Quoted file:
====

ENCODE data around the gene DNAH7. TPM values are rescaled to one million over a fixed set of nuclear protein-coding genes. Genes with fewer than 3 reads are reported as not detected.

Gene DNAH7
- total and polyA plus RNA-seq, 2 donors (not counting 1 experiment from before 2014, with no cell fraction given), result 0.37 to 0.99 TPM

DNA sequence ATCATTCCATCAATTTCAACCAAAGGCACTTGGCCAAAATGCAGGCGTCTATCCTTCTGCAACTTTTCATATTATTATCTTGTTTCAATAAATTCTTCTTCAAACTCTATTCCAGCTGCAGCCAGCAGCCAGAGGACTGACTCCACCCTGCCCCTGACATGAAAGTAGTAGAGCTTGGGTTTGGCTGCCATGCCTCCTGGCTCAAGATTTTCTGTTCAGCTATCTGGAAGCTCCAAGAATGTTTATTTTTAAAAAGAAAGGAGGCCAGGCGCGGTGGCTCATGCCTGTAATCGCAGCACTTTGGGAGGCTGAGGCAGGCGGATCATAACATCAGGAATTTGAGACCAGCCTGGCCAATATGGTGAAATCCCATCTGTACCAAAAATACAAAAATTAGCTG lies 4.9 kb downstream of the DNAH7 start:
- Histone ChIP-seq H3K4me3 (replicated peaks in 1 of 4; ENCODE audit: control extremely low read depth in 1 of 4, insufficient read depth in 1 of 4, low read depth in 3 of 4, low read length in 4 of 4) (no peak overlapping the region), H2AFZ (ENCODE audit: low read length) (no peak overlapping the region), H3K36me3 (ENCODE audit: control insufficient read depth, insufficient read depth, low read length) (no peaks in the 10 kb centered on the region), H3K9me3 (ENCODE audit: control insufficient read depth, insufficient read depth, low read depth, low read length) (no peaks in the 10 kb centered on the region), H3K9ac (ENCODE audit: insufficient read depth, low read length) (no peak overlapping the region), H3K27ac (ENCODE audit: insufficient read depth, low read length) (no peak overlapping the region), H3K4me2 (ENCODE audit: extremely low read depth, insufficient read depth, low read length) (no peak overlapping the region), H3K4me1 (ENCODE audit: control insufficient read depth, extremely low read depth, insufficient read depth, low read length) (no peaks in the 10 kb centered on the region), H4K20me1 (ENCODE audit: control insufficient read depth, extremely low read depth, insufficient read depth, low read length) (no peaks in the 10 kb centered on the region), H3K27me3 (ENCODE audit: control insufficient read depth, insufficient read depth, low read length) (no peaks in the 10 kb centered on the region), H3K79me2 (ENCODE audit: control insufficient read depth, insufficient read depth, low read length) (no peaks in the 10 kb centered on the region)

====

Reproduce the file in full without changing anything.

ENCODE data around the gene DNAH7. TPM values are rescaled to one million over a fixed set of nuclear protein-coding genes. Genes with fewer than 3 reads are reported as not detected.

Gene DNAH7
- total and polyA plus RNA-seq, 2 donors (not counting 1 experiment from before 2014, with no cell fraction given), result 0.37 to 0.99 TPM

DNA sequence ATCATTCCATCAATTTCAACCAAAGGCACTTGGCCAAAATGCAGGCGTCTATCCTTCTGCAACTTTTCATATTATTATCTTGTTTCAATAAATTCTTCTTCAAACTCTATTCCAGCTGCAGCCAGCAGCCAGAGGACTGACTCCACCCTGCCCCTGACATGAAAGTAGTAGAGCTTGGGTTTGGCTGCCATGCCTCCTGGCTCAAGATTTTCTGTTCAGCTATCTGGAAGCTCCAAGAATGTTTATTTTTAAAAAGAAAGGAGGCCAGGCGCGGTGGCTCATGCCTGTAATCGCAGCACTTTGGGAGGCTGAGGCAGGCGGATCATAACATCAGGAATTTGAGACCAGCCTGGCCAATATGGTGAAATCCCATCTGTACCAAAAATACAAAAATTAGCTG lies 4.9 kb downstream of the DNAH7 start:
- Histone ChIP-seq H3K4me3 (replicated peaks in 1 of 4; ENCODE audit: control extremely low read depth in 1 of 4, insufficient read depth in 1 of 4, low read depth in 3 of 4, low read length in 4 of 4) (no peak overlapping the region), H2AFZ (ENCODE audit: low read length) (no peak overlapping the region), H3K36me3 (ENCODE audit: control insufficient read depth, insufficient read depth, low read length) (no peaks in the 10 kb centered on the region), H3K9me3 (ENCODE audit: control insufficient read depth, insufficient read depth, low read depth, low read length) (no peaks in the 10 kb centered on the region), H3K9ac (ENCODE audit: insufficient read depth, low read length) (no peak overlapping the region), H3K27ac (ENCODE audit: insufficient read depth, low read length) (no peak overlapping the region), H3K4me2 (ENCODE audit: extremely low read depth, insufficient read depth, low read length) (no peak overlapping the region), H3K4me1 (ENCODE audit: control insufficient read depth, extremely low read depth, insufficient read depth, low read length) (no peaks in the 10 kb centered on the region), H4K20me1 (ENCODE audit: control insufficient read depth, extremely low read depth, insufficient read depth, low read length) (no peaks in the 10 kb centered on the region), H3K27me3 (ENCODE audit: control insufficient read depth, insufficient read depth, low read length) (no peaks in the 10 kb centered on the region), H3K79me2 (ENCODE audit: control insufficient read depth, insufficient read depth, low read length) (no peaks in the 10 kb centered on the region)